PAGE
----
Gregory Katsas testifies before the Senate Judiciary Committee during his confirmation hearing to be a judge at the U.S. Circuit Court for the District Of Columbia Circuit, on Tuesday, October 17, 2017.
Diego M. Radzinschi/ALM

Gregory Katsas, a deputy in the White House counsel’s office, said Tuesday he advised the Trump administration on many of the issues that may come before the court he’s nominated to sit on.

Katsas has spent nine months working as a lawyer for President Donald Trump, who nominated him last month to fill the only vacant spot on the U.S. Court of Appeals for the D.C. Circuit. During a Senate Judiciary hearing on his nomination, senators grilled Katsas about which of Trump’s actions he provided legal advice on and his involvement in the ongoing investigation into the Trump campaign led by special counsel Robert Mueller. Katsas in turn gave senators a glimpse into the inner workings of the White House counsel’s office.

Before joining the administration, Katsas was a partner at Jones Day, earning roughly $3.9 million last year. But he’s no stranger to government service, having worked at the Justice Department from 2001 to 2009. During that time, he held prestigious positions, including chief of the department’s Civil Division and as acting associate attorney general. He clerked for both U.S. Supreme Court Justice Clarence Thomas and Judge Edward Becker at the U.S. Court of Appeals for the Third Circuit.

Here are key moments from Katsas’ hearing:

Worked on controversial issues: Katsas refused to elaborate on the substance of his advice to the president and the administration, citing executive privilege. He did, however, agree to disclose which presidential actions he’s worked on generally. That list included some of Trump’s most controversial actions and orders, many of which have spurred litigation.

Katsas said he’s worked on the travel ban executive orders, Trump’s voter fraud commission, the executive order to protect religious liberty, and the decision to cancel the Deferred Action for Childhood Arrivals program, known as DACA. He also said he advised on the Constitution’s emoluments clauses, two ethics clauses that are the subject of several lawsuits against the president, one of which is in the district court in Washington, D.C.

Katsas said that should he be confirmed and any of these issues end up to the D.C. Circuit, he would recuse automatically. An emoluments, travel ban, and voter fraud commission case are each pending in the D.C. district court.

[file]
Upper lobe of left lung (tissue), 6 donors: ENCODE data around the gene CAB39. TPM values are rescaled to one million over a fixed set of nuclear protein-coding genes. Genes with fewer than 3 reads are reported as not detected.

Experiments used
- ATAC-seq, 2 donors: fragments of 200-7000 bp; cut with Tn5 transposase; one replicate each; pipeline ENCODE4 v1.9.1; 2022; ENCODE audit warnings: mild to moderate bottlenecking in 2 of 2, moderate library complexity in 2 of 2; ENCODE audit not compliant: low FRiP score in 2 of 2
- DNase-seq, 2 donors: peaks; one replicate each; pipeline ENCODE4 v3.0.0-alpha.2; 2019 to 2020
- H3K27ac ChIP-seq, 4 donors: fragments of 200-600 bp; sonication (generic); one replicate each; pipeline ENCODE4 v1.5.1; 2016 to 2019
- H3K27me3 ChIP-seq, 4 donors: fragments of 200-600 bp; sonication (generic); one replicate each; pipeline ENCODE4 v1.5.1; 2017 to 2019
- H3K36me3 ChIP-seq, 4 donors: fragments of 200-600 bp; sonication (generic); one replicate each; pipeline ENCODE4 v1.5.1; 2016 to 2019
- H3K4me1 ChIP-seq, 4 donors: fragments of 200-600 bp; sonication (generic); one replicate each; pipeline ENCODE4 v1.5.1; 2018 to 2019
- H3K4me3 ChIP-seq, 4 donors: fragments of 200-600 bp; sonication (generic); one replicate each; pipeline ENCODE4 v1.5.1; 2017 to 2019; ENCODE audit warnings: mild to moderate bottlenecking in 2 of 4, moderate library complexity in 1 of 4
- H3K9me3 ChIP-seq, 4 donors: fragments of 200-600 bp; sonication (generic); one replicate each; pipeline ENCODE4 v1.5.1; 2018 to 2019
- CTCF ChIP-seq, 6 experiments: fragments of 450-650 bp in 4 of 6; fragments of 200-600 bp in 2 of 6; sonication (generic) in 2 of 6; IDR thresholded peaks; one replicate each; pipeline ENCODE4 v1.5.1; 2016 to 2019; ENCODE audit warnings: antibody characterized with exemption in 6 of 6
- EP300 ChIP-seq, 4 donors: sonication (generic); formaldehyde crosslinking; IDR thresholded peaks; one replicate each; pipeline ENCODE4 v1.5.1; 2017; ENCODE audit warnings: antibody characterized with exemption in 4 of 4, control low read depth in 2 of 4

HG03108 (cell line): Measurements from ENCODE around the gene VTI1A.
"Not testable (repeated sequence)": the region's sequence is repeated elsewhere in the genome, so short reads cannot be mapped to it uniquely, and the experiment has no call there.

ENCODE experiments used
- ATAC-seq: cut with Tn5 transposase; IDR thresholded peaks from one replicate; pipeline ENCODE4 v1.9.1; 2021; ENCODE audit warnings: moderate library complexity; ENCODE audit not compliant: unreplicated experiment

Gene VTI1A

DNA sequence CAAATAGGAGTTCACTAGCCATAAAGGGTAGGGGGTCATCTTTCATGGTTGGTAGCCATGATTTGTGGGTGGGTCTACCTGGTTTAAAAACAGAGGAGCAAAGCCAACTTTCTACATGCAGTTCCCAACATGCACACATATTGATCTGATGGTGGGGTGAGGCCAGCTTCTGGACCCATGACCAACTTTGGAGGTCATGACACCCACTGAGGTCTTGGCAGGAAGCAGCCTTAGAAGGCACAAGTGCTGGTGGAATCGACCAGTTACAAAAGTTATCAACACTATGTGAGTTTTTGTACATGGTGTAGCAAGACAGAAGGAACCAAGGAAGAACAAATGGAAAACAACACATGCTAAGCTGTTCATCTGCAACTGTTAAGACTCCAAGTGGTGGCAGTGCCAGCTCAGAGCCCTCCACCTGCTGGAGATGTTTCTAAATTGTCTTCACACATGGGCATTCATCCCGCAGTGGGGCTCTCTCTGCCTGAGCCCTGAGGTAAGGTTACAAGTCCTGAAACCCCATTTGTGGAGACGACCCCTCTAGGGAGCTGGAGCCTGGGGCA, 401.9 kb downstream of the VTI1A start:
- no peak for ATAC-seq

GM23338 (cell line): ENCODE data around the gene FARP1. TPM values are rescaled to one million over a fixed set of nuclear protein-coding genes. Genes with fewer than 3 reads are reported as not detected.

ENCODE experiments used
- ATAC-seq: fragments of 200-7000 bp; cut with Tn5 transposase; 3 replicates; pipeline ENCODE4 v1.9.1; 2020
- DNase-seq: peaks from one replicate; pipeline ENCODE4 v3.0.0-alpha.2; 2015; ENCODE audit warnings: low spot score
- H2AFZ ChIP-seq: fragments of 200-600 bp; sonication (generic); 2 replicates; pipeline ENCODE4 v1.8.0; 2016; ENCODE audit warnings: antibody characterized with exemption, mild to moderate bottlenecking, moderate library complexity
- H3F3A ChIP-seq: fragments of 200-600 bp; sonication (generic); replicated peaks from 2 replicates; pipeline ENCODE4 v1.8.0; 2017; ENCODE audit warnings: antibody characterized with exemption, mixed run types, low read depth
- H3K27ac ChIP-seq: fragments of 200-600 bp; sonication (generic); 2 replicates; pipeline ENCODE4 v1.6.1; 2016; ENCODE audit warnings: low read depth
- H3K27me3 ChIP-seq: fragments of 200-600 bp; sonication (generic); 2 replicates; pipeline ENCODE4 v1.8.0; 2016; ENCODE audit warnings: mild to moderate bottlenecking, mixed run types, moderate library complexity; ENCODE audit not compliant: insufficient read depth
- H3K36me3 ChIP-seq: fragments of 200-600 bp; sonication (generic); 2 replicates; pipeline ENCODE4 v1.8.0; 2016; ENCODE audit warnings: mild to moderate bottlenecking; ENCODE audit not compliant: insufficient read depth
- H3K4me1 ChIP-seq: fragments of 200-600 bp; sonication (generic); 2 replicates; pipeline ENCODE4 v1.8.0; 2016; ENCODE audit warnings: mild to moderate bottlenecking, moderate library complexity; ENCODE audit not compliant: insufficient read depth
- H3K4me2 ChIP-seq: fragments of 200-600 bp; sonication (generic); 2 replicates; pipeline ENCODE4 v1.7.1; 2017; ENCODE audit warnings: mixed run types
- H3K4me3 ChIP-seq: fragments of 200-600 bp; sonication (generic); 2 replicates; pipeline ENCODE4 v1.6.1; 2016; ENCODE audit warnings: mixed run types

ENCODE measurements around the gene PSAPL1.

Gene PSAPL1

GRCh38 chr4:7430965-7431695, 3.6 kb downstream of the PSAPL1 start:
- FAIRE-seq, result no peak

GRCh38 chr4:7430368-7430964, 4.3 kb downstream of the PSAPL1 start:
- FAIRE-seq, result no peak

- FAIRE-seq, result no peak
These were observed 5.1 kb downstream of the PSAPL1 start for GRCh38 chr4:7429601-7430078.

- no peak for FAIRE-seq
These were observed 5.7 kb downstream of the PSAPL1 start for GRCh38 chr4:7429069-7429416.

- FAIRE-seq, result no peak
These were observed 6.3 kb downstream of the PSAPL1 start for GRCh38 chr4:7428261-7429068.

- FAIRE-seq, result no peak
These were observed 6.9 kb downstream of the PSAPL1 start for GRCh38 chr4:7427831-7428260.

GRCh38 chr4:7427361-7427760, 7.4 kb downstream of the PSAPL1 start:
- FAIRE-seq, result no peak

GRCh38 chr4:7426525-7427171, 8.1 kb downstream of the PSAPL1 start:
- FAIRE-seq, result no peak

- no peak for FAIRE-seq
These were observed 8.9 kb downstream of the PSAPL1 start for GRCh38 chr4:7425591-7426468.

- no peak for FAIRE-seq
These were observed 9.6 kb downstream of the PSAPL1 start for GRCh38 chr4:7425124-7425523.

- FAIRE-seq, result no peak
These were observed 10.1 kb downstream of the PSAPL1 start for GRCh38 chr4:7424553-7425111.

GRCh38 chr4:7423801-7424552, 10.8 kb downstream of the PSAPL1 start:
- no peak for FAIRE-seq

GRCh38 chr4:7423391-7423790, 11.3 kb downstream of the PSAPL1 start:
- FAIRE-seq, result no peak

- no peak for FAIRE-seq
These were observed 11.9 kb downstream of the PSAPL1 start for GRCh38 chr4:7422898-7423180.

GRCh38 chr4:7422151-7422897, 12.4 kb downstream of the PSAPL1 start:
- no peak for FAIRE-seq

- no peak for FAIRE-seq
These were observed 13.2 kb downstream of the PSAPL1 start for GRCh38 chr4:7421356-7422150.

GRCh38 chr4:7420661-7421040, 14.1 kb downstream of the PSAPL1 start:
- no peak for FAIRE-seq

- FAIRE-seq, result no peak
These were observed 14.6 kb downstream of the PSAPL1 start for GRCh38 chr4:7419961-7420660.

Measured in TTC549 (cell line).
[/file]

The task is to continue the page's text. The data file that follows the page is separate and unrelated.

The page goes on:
Also worked on Russia investigation, but no recusal promise: Katsas also said he worked on the White House’s response to the investigation into possible collusion between the Trump campaign and Russia in the 2016 election. He would not give specifics, citing, in addition to executive privilege, his concern that he would undercut the investigation by providing details. He told Sen. Dianne Feinstein, D-California, that he gave “advice on a few discrete legal questions arising out of the investigation.”

Later in the hearing, Sen. Richard Blumenthal, D-Connecticut, asked Katsas if he would commit to recusal should any of the issues arising from the Mueller investigation make their way before him at the D.C. Circuit. Katsas said he would if the case considered a specific issue he was involved with, but did not say he would recuse from every issue involving Mueller.

“To the extent that … the specific case before me would touch upon anything that I worked on in the White House, yes I would,” he said.

Blumenthal then said that because Katsas declined to disclose which investigation-related issues he advised on, he should recuse from all matters involving it. Katsas repeated he would recuse from any case dealing with matters he was involved with.

“Any matter that I worked on, very easy, open and shut, recuse. And then the recusal statute has two independent grounds for recusal,” Katsas said. “One is if I had knowledge of any material fact in the case. And the other is if my participation would create an appearance of impropriety. I can certainly imagine strong arguments for recusal based on either of those grounds, I just don’t want to prejudge it not knowing exactly what the case would be.”

Insight on DOJ flip-flops: Sen. Amy Klobuchar, D-Minnesota, asked Katsas about his opinion on the Justice Department’s decision to change its position in several key voting rights cases in Texas and Ohio. Katsas was not involved in either of the cases, but Klobuchar cited an unidentified speech in which Katsas said the Justice Department shouldn’t change positions in pending cases without good reason because it could undermine credibility in court.

Klobuchar asked if he still held this belief.

“I think the Justice Department should never lightly change positions,” Katsas said. “What i said was, anytime the Justice Department changes positions in a pending case, they should be very careful to have an explanation that can be publicly articulated and defended on neutral grounds. In my judgement, their change of positions, in the case that I was talking about, seemed very hard to defend.”

Katsas didn’t elaborate on which case he was referring to, but the quick moment gives important insight into how he might consider DOJ flip-flops as a judge. The Trump administration already reversed course on many DOJ positions and in pending cases as the president seeks to undo the provisions from the Obama administration.